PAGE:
It seems like a leading question, with the obvious answer being yes, of course too much alcohol is a bad thing, but what about drinking alcohol in moderation?
A new study by Oxford University researchers in the UK have found that moderate alcohol consumption is associated with increased risk of adverse brain outcomes and steeper decline in cognitive skill. But what does moderate alcohol consumption mean?
In the study, moderate alcohol consumption was identified as 14-21 units per week. Putting this into perspective, 21 units of alcohol is equivalent to about 5 pints of beer or 7 large glasses of wine.
The Australian Government recommends that healthy men and women drink no more than two standard drinks on any day.
So let’s delve a bit more into the study!
The research, published in the British Medical Journal (BMJ) followed 550 men and women with an average age of 43 over a 30-year period. All participants were involved in the Whitehall II study which began back in 1985 in the UK.
During the 30-year study, weekly alcohol consumption was identified, along with cognition being regularly assessed. Brain scans were undertaken at the end-point, so between 2012-2015.
High alcohol consumption (30 units or more) was associated with increased risk of hippocampal brain atrophy, a form of brain damage that affects memory and spatial navigation.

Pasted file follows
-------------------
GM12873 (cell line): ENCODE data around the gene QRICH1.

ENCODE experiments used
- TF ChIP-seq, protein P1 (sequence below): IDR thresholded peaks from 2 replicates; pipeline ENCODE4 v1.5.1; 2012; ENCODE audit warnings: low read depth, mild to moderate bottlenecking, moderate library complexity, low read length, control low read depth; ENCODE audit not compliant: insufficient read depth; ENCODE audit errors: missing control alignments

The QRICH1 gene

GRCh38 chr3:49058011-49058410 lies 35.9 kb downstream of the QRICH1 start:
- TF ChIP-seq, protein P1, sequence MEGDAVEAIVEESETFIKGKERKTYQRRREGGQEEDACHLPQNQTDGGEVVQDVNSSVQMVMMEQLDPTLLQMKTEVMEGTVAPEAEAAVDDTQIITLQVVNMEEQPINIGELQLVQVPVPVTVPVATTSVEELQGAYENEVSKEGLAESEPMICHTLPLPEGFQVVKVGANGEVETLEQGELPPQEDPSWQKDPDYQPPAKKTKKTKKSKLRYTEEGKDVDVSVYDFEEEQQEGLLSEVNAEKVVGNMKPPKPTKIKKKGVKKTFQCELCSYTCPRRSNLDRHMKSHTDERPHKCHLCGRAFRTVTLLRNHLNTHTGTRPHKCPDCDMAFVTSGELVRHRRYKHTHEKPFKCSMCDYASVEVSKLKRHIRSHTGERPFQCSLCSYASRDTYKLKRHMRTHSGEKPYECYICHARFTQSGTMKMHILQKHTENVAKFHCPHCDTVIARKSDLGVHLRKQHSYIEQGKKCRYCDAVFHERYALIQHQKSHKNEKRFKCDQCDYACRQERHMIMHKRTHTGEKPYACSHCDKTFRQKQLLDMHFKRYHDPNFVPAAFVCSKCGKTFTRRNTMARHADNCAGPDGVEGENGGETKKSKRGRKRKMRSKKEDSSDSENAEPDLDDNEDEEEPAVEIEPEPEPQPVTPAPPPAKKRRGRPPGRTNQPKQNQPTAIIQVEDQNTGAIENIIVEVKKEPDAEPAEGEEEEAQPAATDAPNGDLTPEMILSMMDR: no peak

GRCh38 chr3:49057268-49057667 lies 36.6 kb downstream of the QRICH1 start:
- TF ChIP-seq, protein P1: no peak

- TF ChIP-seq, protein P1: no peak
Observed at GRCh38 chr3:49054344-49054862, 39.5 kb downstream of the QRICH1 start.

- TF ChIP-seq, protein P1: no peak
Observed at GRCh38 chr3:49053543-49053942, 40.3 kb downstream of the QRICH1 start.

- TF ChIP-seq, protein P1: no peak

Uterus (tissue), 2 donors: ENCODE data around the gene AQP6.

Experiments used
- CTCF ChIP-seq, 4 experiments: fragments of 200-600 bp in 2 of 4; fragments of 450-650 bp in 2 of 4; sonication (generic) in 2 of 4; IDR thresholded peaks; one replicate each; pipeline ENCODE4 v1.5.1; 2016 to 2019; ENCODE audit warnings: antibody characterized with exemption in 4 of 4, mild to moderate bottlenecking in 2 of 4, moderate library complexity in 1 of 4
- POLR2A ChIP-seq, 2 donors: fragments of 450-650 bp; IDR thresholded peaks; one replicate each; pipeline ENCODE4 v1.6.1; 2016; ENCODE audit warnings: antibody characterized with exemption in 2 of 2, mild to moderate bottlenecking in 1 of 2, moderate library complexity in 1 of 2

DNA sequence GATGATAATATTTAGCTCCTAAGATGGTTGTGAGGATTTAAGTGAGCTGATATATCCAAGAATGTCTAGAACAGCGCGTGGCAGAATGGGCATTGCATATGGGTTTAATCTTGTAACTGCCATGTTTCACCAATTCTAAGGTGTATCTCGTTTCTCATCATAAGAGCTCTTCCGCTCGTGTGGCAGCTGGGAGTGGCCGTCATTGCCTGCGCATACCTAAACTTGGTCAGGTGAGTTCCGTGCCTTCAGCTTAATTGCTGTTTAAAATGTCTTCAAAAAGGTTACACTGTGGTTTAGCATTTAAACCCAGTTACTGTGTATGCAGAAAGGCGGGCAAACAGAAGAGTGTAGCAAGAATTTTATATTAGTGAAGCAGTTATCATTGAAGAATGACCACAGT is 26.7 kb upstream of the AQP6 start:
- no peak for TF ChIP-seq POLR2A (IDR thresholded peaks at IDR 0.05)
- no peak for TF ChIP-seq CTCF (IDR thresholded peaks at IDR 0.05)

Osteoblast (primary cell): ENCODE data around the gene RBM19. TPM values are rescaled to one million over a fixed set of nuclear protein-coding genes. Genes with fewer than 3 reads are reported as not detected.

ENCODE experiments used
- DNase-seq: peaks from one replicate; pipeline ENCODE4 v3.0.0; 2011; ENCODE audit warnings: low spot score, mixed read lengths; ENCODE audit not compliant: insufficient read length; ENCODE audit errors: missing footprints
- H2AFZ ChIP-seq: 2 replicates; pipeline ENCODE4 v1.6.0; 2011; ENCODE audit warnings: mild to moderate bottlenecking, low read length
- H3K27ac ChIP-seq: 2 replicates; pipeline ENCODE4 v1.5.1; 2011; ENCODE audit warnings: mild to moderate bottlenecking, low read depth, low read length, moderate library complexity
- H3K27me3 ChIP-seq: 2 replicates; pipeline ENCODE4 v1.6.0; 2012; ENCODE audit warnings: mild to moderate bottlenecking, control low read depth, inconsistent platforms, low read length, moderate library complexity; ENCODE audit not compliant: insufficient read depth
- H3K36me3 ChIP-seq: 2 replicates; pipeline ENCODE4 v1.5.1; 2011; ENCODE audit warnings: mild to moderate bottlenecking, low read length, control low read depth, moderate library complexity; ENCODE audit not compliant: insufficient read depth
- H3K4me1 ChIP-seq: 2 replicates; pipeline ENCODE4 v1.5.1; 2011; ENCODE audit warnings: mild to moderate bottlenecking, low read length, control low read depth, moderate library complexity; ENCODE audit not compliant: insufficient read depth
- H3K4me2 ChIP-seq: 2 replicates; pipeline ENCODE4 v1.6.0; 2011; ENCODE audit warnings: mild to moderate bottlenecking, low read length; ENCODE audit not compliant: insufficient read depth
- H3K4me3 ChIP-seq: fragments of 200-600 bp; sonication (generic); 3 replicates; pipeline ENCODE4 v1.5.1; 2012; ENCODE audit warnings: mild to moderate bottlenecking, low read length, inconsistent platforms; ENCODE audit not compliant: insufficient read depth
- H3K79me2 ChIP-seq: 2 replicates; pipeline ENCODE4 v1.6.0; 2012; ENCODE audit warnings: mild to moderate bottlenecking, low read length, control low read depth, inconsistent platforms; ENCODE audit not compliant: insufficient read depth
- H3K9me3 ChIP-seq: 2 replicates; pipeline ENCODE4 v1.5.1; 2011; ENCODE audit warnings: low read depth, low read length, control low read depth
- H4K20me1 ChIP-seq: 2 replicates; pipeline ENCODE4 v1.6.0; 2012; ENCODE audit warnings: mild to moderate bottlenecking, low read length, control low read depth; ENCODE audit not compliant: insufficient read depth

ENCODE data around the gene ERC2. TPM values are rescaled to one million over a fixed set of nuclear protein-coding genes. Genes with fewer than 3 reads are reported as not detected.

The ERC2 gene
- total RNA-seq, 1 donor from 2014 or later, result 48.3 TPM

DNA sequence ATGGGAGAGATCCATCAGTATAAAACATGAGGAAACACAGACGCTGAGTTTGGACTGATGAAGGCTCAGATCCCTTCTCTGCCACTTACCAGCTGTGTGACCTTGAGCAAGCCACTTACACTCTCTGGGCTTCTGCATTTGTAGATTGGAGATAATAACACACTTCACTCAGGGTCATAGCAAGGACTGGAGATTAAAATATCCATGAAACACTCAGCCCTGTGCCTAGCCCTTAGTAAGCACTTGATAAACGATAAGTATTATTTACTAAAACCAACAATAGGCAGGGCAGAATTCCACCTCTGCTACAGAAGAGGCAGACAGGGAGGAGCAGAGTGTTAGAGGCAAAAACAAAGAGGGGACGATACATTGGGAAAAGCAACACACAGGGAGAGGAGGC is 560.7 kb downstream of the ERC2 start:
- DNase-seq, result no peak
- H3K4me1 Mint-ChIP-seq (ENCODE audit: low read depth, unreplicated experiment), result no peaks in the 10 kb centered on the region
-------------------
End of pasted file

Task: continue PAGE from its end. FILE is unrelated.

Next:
While high alcohol consumption was of course bad for brain health, also of concern was that those with a moderate alcohol consumption had three times the risk of right sided hippocampal atrophy.
However, the authors do point out that this is an observational study, so no firm conclusions can be drawn about cause and effect. Meaning there is in fact no link from this study that drinking alcohol in moderation causes or is linked to dementia in later life.
Basically, this study just adds further evidence to suggest to not over do it when drinking alcohol.
The Australian Government has new national guidelines for alcohol consumption which you can view here.
You can also view the original study here.
If you are concerned about your alcohol consumption, please visit a health professional to discuss a solution that best meets your needs.